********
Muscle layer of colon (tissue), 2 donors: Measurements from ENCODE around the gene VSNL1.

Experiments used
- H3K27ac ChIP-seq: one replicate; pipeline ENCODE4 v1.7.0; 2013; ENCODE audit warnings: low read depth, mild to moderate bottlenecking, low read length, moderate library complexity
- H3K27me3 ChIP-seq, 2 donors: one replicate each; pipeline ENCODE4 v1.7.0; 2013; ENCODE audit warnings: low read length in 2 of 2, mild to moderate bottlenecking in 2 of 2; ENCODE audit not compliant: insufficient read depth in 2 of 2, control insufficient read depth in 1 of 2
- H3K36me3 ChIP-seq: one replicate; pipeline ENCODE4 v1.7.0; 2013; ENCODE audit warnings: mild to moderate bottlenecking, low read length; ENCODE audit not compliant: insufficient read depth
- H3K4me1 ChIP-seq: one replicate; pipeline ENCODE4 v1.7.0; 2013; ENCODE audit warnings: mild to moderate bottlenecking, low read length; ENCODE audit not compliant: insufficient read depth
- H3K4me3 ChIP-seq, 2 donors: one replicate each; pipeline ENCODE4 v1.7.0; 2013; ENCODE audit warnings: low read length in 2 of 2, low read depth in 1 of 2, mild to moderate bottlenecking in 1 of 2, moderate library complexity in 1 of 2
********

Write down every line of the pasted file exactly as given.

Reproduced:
Muscle layer of colon (tissue), 2 donors: Measurements from ENCODE around the gene VSNL1.

Experiments used
- H3K27ac ChIP-seq: one replicate; pipeline ENCODE4 v1.7.0; 2013; ENCODE audit warnings: low read depth, mild to moderate bottlenecking, low read length, moderate library complexity
- H3K27me3 ChIP-seq, 2 donors: one replicate each; pipeline ENCODE4 v1.7.0; 2013; ENCODE audit warnings: low read length in 2 of 2, mild to moderate bottlenecking in 2 of 2; ENCODE audit not compliant: insufficient read depth in 2 of 2, control insufficient read depth in 1 of 2
- H3K36me3 ChIP-seq: one replicate; pipeline ENCODE4 v1.7.0; 2013; ENCODE audit warnings: mild to moderate bottlenecking, low read length; ENCODE audit not compliant: insufficient read depth
- H3K4me1 ChIP-seq: one replicate; pipeline ENCODE4 v1.7.0; 2013; ENCODE audit warnings: mild to moderate bottlenecking, low read length; ENCODE audit not compliant: insufficient read depth
- H3K4me3 ChIP-seq, 2 donors: one replicate each; pipeline ENCODE4 v1.7.0; 2013; ENCODE audit warnings: low read length in 2 of 2, low read depth in 1 of 2, mild to moderate bottlenecking in 1 of 2, moderate library complexity in 1 of 2